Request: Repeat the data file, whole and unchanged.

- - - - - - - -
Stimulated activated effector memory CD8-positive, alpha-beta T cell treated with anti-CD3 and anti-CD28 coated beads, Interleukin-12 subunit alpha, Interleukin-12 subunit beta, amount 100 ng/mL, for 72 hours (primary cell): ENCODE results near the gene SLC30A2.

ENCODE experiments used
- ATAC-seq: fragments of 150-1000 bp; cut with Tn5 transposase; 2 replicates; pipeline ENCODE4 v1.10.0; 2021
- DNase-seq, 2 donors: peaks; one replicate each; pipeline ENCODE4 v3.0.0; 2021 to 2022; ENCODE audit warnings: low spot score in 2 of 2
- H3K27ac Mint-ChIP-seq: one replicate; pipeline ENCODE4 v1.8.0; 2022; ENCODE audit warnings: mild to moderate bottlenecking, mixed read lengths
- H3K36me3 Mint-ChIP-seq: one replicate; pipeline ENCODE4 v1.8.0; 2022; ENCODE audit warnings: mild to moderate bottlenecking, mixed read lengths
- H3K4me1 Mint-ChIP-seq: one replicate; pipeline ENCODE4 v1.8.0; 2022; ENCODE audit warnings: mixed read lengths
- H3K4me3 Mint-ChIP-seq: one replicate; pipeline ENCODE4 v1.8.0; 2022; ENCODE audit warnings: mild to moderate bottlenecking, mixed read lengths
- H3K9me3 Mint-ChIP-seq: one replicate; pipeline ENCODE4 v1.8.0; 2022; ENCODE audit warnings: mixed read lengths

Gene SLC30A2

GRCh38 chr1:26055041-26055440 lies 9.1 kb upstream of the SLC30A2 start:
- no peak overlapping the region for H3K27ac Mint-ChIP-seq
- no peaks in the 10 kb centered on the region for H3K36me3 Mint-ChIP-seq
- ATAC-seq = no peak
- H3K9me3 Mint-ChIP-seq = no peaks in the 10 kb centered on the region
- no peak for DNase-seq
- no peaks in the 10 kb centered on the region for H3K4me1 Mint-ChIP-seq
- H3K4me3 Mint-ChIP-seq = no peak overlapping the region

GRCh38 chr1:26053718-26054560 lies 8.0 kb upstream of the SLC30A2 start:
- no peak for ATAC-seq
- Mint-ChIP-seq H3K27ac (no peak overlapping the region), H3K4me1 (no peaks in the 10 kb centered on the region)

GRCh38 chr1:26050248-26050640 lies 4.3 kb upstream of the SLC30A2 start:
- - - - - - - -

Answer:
Stimulated activated effector memory CD8-positive, alpha-beta T cell treated with anti-CD3 and anti-CD28 coated beads, Interleukin-12 subunit alpha, Interleukin-12 subunit beta, amount 100 ng/mL, for 72 hours (primary cell): ENCODE results near the gene SLC30A2.

ENCODE experiments used
- ATAC-seq: fragments of 150-1000 bp; cut with Tn5 transposase; 2 replicates; pipeline ENCODE4 v1.10.0; 2021
- DNase-seq, 2 donors: peaks; one replicate each; pipeline ENCODE4 v3.0.0; 2021 to 2022; ENCODE audit warnings: low spot score in 2 of 2
- H3K27ac Mint-ChIP-seq: one replicate; pipeline ENCODE4 v1.8.0; 2022; ENCODE audit warnings: mild to moderate bottlenecking, mixed read lengths
- H3K36me3 Mint-ChIP-seq: one replicate; pipeline ENCODE4 v1.8.0; 2022; ENCODE audit warnings: mild to moderate bottlenecking, mixed read lengths
- H3K4me1 Mint-ChIP-seq: one replicate; pipeline ENCODE4 v1.8.0; 2022; ENCODE audit warnings: mixed read lengths
- H3K4me3 Mint-ChIP-seq: one replicate; pipeline ENCODE4 v1.8.0; 2022; ENCODE audit warnings: mild to moderate bottlenecking, mixed read lengths
- H3K9me3 Mint-ChIP-seq: one replicate; pipeline ENCODE4 v1.8.0; 2022; ENCODE audit warnings: mixed read lengths

Gene SLC30A2

GRCh38 chr1:26055041-26055440 lies 9.1 kb upstream of the SLC30A2 start:
- no peak overlapping the region for H3K27ac Mint-ChIP-seq
- no peaks in the 10 kb centered on the region for H3K36me3 Mint-ChIP-seq
- ATAC-seq = no peak
- H3K9me3 Mint-ChIP-seq = no peaks in the 10 kb centered on the region
- no peak for DNase-seq
- no peaks in the 10 kb centered on the region for H3K4me1 Mint-ChIP-seq
- H3K4me3 Mint-ChIP-seq = no peak overlapping the region

GRCh38 chr1:26053718-26054560 lies 8.0 kb upstream of the SLC30A2 start:
- no peak for ATAC-seq
- Mint-ChIP-seq H3K27ac (no peak overlapping the region), H3K4me1 (no peaks in the 10 kb centered on the region)

GRCh38 chr1:26050248-26050640 lies 4.3 kb upstream of the SLC30A2 start: